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‘‘Glyphosate linked to kidney disease’’ -Prof. Channa Jayasumana

2018-03-29 00:00:54
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Prof. Channa Jayasumana, a leading academic who has done extensive research into the kidney disease in Rajarata, speaks about Glyphosate and its impact on the spread of the disease. Also, he compares the disease pattern in Sri Lanka and India. Excerpts of the interview: 

  • Describes how international scientist research corroborates his finding  
  • Throws light on disease pattern in India and Sri Lanka

 Q  How do you view the move to ban the use of weedicide called ‘Glyphosate? 
It is an unwise proposal. The ban on Glyphosate should not be lifted due to any reason.  

 Q  How do you support your argument that this particular agro-chemical was responsible for kidney disorders?
I have to emphasise Glyphosate is linked to disease but it is not the sole cause. For the first time in 2013, we produce epidemiological evidences to show glyphosate 

is associated with chronic kidney disease in agricultural communities. Our finding shows farmers who used glyphosate and paraquat (another weedicide which was banned in 2010) are prone to the disease five times more than those who are exposed to it. Then we found groundwater and food items contaminated with Glyphosate 

and residues. Thirdly, we detected glyphosate residues in these patients’ biological samples. Very recently, we found specific lesion in biopsy samples of these particular kidney patients. 

Glyphosate has been identified as one of the chemical, which produces such a lesion. In addition a recently published human study from China shows glyphosate causing renal damage. Chinese scientists selected 526 workers who were occupationally exposed to glyphosate from 5 glyphosate-producing factories as cases; and another 442 administrative staffs who were not exposed to glyphosate were selected as controls. The overall rates of abnormal renal function in the case group were 16.2% while it was 4.8% in controls. This is a very strong study to support our argument. In another study done by UK and France scientists, it has been shown that glyphosate based herbicide produces renal lesion in rats, which are similar to the lesions in Sri Lankan kidney patients when exposed through drinking water. So what else you need to say this chemical is linked to disease?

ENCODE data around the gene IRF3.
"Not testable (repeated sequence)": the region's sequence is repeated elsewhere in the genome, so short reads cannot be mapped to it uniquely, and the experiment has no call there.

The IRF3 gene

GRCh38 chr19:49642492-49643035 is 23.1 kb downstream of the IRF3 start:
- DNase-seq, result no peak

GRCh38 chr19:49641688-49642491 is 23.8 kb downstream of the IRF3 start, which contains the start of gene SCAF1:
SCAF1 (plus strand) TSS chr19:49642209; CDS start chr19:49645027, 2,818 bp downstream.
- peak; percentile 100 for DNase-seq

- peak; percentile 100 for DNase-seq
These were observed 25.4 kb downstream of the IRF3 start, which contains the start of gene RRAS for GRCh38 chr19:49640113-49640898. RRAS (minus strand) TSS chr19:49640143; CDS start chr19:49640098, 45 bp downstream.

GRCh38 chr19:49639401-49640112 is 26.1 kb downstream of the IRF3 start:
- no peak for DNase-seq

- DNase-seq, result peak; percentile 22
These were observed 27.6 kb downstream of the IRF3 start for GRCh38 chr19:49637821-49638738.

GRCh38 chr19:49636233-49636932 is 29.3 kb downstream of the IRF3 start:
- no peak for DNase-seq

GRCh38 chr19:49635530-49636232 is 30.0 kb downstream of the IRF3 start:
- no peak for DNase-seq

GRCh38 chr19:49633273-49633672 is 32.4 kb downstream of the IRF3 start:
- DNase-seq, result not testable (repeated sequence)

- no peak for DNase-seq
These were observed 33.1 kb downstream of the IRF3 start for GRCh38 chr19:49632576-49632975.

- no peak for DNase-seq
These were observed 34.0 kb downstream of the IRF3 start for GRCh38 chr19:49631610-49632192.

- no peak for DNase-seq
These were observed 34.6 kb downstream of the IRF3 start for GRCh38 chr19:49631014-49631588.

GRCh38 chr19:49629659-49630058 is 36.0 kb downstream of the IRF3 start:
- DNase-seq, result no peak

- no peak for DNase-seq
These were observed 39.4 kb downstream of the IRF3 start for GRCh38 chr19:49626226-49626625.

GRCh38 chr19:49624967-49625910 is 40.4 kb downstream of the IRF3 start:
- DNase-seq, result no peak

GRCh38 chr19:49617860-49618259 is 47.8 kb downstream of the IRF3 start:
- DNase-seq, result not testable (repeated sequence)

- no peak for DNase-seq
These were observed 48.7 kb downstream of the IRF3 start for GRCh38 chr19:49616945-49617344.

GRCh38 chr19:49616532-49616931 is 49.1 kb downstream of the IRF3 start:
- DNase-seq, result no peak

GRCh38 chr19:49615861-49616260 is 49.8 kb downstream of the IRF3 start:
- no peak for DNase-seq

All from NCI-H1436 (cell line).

I have to emphasise Glyphosate is linked to disease but it is not the sole cause. In 2013, we produce epidemiological evidences to show glyphosate is associated with chronic kidney disease in agricultural communities

 Q  There is an argument that glyphosate ban is a reason for government’s poor performance in the recent local election. What is your opinion?
It is nonsense and a very poor argument. There are hundreds of reasons for governments’ defeat. It is nothing to do with glyphosate. If this is the reason, why was the government defeated in Maharagama (Colombo suburb)? Are voters of Maharagama using Glyphosate?  

 Q  You recently had an academic involvement in India. How do you see the disease pattern there?
This is very interesting. For the last 10-15 years, we compared the disease in the Central American region and Sri Lanka. There were some recent reports from India saying that the similar disease is spread across four Indian states - Andra Pradesh, Telungana, Odisha and Gujarat. This was found among sugar-cane and rice farmers and vegetable growers. I visited the affected areas there and had a conference in Chandigarh in Panjab. It was at the 37th annual conference of Indian society of toxicology. I had the opportunity to meet different doctors and investigators working in different fields of medicine, particularly the toxicologists.

They are of the opinion that this disease is basically due to certain toxins. I exchanged ideas with those doctors and investigators. The clinical picture is similar with patients of north central province of Sri Lanka. I did a few field visits. The remarkable thing is that the environment, soil and climate are similar to the disease endemic region in Sri Lanka, similar to which were found in Andra Pradesh, Telangana and Odisha. The unofficial report said the death toll in India is very high. It may be exceeding the death toll in Sri Lanka.   

One thing is that. The health system is well developed in Sri Lanka compared to India. Any death due to kidney disease is reported to the health system in our setup. In India, this system does not exist. In the rural areas, this chronic disease is under-reported. I believe the disease might have begun to spread in India in 1990s. Yet, it was not reported till the last couple of years.

 Q  Is it due to high population in India?